The Turns are a rock and roll band from LA who talk the talk, as you’ll soon find out, but does it mean that they walk the walk too?
3rd: The Turns tell us about the band and your first EP Gone?
Michael: The Turns represent a musical journey as reflected in the name. The line up consists of Danny Winebarger on vocals and lead guitar, Marco Cortes on bass, Johnny “Sleeper” Toomey on drums and, myself, Michael Eng on vocals and rhythm guitar.
We have gone by a few different names over the past few years but arrived at the final solution when we were faced with a “do or die” name change. I used to play under The Turns some years back as an acoustic project before all of us got together and started playing music. When we had to change the name, Danny said 'why don’t we just go by The Turns?' Well, that’s what did it and it’s here to stay.
The Gone EP was recorded about two years ago with producer Nic Jodoin who did BRMC’s last album and The Nightbeats upcoming release. It was at a time when everyone in LA was doing the Lo-Fi thing. When we wrote Gone a lot of us had already done the Lo-Fi thing. We decided it was more important for us to be different and turn the tables and record the EP as it sounds rather than try and sound Lo-Fi or whatever. We already had been there and done that. Guess what? Shoegaze, dream pop, and 80/90's indie music seems to be high fashion these days. That doesn't mean we won’t turn the tables once again.
3rd: Your first EP is quite psychedelic. Are you going to keep the same sound for the LP? How would you describe your sound?
Michael: In terms of the LP, the short answer is that it’s going to be different than what you hear on the EP. That’s for sure. I think the single is going to throw people a curve ball and the LP will also do the same. Every song is also going to yield a different psychedelic experience. In terms of our sound, the nature of psychedelic music is never constant and always changing, just like the psychedelic experience. Nobody asked the psychedelic pioneers to remain the same, but for some reason people today feel you should either sound a certain kind of psychedelic and nothing in between. I think our upcoming single and subsequent LP will bridge that gap. We don’t care about people who can’t understand us because the whole reason why we’re doing this is because they don’t. .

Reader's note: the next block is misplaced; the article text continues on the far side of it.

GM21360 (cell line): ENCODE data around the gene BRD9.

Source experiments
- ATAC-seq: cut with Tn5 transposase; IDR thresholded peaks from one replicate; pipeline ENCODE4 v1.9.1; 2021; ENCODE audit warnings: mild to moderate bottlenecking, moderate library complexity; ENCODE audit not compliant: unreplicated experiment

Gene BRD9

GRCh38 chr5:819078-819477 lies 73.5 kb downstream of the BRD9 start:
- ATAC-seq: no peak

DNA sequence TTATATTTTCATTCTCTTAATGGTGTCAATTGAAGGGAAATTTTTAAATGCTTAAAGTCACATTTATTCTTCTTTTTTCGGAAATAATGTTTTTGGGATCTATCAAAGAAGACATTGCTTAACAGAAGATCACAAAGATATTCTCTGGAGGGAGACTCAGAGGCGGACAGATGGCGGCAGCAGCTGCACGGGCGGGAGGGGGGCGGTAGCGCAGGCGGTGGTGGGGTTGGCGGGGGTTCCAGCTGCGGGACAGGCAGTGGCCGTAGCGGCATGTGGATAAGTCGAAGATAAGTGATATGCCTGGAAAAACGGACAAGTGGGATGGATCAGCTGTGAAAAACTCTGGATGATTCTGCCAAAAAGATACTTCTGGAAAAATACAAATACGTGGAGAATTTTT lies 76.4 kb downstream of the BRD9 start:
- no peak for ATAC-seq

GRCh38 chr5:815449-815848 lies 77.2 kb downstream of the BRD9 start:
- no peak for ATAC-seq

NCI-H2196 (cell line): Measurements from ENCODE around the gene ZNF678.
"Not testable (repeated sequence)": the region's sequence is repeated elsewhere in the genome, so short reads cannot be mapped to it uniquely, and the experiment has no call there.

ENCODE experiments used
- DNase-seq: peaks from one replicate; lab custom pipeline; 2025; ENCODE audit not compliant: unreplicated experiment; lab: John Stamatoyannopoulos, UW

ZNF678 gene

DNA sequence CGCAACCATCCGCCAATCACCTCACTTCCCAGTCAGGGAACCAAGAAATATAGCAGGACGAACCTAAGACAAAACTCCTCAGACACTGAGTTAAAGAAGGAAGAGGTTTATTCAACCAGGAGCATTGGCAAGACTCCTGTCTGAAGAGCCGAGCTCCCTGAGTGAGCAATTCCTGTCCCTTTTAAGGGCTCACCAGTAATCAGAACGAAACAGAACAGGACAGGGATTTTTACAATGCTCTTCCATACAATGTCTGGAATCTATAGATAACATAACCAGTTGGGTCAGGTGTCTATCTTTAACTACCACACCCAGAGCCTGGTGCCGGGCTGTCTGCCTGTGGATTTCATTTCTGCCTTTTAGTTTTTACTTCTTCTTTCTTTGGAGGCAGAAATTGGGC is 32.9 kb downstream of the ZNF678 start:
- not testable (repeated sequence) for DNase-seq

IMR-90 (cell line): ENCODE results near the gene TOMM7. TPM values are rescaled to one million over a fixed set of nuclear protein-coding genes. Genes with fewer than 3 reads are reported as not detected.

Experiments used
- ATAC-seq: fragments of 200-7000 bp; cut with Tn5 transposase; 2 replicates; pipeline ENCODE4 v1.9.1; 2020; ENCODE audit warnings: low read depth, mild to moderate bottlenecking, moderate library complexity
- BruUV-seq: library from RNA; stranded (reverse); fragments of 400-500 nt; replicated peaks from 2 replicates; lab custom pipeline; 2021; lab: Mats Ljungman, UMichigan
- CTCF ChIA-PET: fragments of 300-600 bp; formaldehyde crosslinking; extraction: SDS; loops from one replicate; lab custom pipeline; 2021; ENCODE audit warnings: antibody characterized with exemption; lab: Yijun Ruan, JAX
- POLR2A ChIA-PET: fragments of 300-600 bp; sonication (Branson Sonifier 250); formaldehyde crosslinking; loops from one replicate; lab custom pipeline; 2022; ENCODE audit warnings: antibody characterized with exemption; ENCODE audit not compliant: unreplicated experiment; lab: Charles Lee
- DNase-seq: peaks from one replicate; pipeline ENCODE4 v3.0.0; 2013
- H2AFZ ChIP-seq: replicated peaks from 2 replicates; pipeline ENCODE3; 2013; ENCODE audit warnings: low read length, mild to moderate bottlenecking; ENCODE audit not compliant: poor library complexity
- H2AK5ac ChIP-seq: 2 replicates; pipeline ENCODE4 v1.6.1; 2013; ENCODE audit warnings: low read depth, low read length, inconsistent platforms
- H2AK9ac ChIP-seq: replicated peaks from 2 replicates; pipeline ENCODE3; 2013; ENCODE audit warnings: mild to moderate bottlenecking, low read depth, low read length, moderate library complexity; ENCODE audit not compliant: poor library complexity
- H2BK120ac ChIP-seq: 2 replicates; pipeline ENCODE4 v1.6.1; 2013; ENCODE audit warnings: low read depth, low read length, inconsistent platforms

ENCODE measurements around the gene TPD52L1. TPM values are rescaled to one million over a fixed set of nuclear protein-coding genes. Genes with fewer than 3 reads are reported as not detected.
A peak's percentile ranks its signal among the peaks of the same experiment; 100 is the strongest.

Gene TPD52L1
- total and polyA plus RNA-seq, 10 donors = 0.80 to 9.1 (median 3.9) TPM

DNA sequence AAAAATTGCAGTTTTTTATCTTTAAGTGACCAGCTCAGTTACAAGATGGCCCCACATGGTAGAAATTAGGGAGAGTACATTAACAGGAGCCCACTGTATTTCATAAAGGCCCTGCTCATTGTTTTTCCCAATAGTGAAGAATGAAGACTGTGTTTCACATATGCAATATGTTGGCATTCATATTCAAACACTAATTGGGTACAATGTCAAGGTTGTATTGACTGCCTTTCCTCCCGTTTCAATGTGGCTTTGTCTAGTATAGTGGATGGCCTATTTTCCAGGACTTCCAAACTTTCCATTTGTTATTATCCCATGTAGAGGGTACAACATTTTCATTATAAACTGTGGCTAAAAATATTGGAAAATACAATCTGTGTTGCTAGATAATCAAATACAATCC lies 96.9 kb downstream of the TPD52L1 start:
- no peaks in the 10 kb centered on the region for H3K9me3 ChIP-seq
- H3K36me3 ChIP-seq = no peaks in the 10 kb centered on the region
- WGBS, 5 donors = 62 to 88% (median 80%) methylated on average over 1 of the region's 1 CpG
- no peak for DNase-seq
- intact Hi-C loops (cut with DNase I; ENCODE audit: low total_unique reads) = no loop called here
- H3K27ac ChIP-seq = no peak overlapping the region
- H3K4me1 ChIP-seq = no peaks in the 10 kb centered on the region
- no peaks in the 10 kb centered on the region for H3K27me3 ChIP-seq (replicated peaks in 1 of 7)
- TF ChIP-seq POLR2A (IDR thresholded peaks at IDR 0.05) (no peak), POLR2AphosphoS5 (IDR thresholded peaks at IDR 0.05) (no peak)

Johnny: Having an upcoming single like our new one Window/Believe Me with two different approaches and two different lead singers adds dimensions for the listener. It's like you're getting another spin of the same band. Take a look at the single for The Beatles I am the Walrus; the B side to that was Hello Goodbye. Or Strawberry Fields, the other side to that single was Penny Lane. Two different songs. Two different singers, same band, and a different insight into the same group. Or the entire White Album. Each song is different. It’s like seeing all sides or getting something in 3D.
Oh and I know that someone reading this is saying 'oh so you're comparing yourself to The Beatles are you?' My answer to that is 'YES, you're damn right I am!' The Beatles are THEE fucking gold standard! If you're not going to stand up and aspire for that even in your own personal way, then stay in your practice space, only play to yourself and stop bothering people. Another band that was multi dimensional was The Clash. Listening to their albums was always like this huge bonus because you got two different singers and all these different songs that came from the same place. Those two bands were the biggest influences on me when I was younger.
I have always held bands in high regard that are able to change their sound with each album while being themselves. Its like they are giving a huge piece of themselves to the listener each and every song and every album. They want the experience to be different each time…they want to go beyond the comfortable…beyond the expectations. I have little respect for bands that play the same song or same sound on everything they do
Marco: We're definitely very influenced by what was happening musically in LA and the UK (then and now). Bands like Love, The Byrds, Donovan and Cream – just to name a few, have influenced what my approach to bass nowadays and that all will be heard on the LP and unreleased single. Strong rhythm, hypnotizing bass lines with a lot of groove, and the right touch of melody are what I always seem to come up with.
Danny: The guitar styles and vocal melodies on this upcoming LP compared to what's displayed on the EP are far more evolved. We've basically taken a step back here and reworked everything to be more cohesive while also introducing different guitar styles as well. You can obviously hear our British influence but we're still obviously very rooted here in LA, that goes for guitar and vocals. I think it's come a long way since we started the band but even more so with us writing this record. Our sound may have sounded like those Brit bands because we could, but now I feel we’re leaning in a Cream, Love, Buffalo Springfield, Donovan, The Animals, Mamas & Papas, direction.